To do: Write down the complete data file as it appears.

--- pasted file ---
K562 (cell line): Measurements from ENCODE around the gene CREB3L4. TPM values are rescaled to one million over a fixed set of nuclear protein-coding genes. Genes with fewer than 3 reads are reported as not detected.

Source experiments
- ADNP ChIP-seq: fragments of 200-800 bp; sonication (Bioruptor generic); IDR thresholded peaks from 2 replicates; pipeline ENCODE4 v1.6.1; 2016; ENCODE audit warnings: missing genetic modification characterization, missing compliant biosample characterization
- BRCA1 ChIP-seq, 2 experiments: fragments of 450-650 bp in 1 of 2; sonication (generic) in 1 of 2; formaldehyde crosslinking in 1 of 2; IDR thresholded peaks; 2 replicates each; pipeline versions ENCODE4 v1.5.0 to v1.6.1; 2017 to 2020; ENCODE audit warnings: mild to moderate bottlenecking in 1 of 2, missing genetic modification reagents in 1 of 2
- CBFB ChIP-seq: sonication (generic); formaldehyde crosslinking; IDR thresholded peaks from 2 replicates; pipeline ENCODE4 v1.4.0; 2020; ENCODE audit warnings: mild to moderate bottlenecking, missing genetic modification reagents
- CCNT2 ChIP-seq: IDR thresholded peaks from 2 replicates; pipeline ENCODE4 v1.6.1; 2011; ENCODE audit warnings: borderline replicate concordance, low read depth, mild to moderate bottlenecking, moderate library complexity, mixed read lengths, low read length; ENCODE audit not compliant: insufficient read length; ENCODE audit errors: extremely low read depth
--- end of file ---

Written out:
K562 (cell line): Measurements from ENCODE around the gene CREB3L4. TPM values are rescaled to one million over a fixed set of nuclear protein-coding genes. Genes with fewer than 3 reads are reported as not detected.

Source experiments
- ADNP ChIP-seq: fragments of 200-800 bp; sonication (Bioruptor generic); IDR thresholded peaks from 2 replicates; pipeline ENCODE4 v1.6.1; 2016; ENCODE audit warnings: missing genetic modification characterization, missing compliant biosample characterization
- BRCA1 ChIP-seq, 2 experiments: fragments of 450-650 bp in 1 of 2; sonication (generic) in 1 of 2; formaldehyde crosslinking in 1 of 2; IDR thresholded peaks; 2 replicates each; pipeline versions ENCODE4 v1.5.0 to v1.6.1; 2017 to 2020; ENCODE audit warnings: mild to moderate bottlenecking in 1 of 2, missing genetic modification reagents in 1 of 2
- CBFB ChIP-seq: sonication (generic); formaldehyde crosslinking; IDR thresholded peaks from 2 replicates; pipeline ENCODE4 v1.4.0; 2020; ENCODE audit warnings: mild to moderate bottlenecking, missing genetic modification reagents
- CCNT2 ChIP-seq: IDR thresholded peaks from 2 replicates; pipeline ENCODE4 v1.6.1; 2011; ENCODE audit warnings: borderline replicate concordance, low read depth, mild to moderate bottlenecking, moderate library complexity, mixed read lengths, low read length; ENCODE audit not compliant: insufficient read length; ENCODE audit errors: extremely low read depth